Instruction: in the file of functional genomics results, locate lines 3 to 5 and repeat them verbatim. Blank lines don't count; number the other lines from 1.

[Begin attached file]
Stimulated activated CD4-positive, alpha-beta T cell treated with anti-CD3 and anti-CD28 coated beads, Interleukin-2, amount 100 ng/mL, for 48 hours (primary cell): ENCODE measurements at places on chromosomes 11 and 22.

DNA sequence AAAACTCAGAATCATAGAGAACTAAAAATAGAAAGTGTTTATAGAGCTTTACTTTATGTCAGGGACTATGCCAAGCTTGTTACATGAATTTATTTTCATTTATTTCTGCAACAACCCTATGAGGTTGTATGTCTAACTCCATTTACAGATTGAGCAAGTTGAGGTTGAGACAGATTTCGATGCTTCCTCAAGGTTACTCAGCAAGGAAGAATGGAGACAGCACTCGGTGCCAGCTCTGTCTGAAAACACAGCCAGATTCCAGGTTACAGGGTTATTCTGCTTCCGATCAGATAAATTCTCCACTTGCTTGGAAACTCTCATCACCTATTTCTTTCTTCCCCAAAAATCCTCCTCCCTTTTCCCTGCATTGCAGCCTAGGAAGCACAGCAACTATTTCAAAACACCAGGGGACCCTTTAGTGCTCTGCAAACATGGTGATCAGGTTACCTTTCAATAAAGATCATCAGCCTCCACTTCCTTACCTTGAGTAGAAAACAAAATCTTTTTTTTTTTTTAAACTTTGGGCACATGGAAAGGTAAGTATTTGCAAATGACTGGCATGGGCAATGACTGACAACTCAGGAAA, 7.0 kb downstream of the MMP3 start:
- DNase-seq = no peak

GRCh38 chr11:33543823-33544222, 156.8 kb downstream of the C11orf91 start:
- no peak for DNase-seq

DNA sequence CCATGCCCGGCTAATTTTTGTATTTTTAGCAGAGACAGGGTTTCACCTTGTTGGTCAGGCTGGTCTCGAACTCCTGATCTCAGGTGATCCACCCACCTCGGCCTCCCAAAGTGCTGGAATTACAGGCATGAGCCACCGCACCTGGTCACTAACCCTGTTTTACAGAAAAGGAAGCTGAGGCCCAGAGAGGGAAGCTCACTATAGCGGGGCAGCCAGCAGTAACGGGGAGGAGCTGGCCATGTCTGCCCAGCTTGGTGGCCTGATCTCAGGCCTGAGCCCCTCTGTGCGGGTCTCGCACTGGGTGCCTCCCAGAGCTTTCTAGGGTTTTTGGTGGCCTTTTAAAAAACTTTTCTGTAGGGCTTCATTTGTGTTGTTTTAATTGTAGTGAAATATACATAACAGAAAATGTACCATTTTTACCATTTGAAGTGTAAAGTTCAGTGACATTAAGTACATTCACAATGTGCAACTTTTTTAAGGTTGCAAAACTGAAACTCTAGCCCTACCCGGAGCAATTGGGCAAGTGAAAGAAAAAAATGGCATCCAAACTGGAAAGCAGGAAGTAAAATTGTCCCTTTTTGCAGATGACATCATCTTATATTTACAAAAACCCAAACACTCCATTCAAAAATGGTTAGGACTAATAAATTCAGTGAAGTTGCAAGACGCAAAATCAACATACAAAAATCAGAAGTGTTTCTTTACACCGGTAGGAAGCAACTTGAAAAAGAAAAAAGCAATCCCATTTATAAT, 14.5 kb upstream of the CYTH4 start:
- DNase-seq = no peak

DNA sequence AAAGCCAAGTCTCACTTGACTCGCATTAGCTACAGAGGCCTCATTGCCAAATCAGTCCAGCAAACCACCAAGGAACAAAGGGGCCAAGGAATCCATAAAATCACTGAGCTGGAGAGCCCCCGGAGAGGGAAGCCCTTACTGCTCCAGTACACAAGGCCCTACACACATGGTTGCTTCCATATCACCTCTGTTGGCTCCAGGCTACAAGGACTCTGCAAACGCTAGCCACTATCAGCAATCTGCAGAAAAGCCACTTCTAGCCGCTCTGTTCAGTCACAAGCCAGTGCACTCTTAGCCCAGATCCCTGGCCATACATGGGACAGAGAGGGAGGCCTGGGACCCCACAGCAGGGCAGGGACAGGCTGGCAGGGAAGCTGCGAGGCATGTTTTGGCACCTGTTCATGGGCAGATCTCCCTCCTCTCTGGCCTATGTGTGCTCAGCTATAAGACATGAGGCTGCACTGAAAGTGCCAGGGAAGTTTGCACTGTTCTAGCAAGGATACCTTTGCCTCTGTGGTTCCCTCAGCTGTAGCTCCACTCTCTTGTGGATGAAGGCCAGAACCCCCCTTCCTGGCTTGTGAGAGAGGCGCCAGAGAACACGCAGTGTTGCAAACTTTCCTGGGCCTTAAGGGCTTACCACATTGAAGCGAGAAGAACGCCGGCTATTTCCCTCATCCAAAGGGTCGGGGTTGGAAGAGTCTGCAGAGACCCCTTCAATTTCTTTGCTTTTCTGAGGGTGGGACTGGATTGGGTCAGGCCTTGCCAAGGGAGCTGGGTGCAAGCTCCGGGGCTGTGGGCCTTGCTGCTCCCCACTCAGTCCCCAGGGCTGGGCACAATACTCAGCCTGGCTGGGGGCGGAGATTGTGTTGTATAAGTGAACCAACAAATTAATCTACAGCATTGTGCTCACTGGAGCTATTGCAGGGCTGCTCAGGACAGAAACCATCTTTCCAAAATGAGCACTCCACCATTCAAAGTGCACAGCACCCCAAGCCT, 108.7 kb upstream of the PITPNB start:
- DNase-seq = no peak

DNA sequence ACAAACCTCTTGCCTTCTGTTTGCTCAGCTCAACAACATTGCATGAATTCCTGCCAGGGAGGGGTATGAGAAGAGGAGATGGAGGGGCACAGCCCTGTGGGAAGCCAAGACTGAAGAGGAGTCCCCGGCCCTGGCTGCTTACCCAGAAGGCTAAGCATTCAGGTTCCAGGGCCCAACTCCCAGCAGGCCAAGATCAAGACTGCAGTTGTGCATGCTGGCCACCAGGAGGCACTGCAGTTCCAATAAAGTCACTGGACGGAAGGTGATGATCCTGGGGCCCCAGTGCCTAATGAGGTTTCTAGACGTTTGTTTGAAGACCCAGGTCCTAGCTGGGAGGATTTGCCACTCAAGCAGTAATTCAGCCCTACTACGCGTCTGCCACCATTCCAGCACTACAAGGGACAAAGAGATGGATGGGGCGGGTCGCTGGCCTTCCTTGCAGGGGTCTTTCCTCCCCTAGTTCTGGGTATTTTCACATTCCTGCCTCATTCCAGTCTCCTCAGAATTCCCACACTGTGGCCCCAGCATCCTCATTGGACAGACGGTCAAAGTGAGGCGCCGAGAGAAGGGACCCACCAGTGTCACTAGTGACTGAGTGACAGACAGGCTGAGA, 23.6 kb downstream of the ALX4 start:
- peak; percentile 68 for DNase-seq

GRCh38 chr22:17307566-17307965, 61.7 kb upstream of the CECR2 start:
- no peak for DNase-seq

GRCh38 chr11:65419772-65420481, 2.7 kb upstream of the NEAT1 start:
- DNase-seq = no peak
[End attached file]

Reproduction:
- DNase-seq = no peak

GRCh38 chr11:33543823-33544222, 156.8 kb downstream of the C11orf91 start:
- no peak for DNase-seq